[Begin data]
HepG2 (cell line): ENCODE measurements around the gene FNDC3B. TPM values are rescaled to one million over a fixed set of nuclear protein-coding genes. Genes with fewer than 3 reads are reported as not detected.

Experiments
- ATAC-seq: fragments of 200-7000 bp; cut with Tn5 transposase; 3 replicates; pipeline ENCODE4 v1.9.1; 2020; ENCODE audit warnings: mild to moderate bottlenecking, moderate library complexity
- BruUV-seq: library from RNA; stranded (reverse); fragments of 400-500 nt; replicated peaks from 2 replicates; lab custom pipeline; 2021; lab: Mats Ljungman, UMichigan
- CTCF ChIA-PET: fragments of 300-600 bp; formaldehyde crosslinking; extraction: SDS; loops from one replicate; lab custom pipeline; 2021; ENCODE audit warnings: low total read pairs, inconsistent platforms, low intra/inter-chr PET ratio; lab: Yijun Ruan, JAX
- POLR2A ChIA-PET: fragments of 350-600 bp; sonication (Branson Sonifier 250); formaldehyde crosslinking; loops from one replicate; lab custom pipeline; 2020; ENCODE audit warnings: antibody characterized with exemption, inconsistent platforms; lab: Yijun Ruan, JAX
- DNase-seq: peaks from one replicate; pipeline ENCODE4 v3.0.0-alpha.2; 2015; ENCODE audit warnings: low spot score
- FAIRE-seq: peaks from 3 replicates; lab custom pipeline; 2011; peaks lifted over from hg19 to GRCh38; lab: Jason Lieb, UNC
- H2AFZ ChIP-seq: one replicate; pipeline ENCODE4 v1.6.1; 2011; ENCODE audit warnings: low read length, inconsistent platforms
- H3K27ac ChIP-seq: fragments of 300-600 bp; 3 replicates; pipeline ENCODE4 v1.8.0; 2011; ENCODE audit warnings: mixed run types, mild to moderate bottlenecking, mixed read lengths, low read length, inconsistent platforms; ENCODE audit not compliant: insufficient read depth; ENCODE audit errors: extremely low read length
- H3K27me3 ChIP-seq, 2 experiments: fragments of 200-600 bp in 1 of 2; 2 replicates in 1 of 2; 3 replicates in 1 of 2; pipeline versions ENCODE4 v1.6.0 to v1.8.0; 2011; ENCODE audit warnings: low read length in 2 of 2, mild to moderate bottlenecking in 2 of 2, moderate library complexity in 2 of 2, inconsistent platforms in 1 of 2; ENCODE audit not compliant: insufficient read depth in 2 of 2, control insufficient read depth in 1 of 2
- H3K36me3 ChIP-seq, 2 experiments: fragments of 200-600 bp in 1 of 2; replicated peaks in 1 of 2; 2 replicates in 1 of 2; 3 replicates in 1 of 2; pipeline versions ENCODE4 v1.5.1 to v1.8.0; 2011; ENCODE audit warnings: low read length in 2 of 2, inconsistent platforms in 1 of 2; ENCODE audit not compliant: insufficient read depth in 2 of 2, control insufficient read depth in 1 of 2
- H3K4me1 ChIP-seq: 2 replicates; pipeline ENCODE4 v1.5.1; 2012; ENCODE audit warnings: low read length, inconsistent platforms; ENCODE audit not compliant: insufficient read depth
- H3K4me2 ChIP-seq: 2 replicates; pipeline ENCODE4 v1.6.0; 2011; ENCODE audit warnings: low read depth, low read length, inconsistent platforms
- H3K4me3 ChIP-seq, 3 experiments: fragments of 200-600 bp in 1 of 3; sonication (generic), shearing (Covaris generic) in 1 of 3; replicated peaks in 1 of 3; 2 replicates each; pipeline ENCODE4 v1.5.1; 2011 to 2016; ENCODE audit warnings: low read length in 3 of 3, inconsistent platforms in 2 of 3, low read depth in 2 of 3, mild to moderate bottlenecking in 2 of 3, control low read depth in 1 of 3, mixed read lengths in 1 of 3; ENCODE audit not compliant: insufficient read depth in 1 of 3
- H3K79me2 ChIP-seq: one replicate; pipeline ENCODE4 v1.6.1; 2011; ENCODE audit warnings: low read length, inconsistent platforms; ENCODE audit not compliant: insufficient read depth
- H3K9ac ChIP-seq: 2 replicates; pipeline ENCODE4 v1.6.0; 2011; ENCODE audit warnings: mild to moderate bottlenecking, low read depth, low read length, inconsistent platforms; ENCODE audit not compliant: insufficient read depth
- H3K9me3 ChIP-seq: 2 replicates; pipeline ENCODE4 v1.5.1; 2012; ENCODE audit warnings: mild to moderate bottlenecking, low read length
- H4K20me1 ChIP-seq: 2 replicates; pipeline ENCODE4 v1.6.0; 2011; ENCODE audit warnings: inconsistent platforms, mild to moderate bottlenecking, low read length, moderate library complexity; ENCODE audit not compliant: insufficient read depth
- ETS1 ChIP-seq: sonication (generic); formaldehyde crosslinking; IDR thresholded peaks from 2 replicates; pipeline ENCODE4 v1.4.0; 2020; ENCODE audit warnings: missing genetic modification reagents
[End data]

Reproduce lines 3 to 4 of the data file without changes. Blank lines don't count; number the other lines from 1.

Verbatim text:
- ATAC-seq: fragments of 200-7000 bp; cut with Tn5 transposase; 3 replicates; pipeline ENCODE4 v1.9.1; 2020; ENCODE audit warnings: mild to moderate bottlenecking, moderate library complexity
- BruUV-seq: library from RNA; stranded (reverse); fragments of 400-500 nt; replicated peaks from 2 replicates; lab custom pipeline; 2021; lab: Mats Ljungman, UMichigan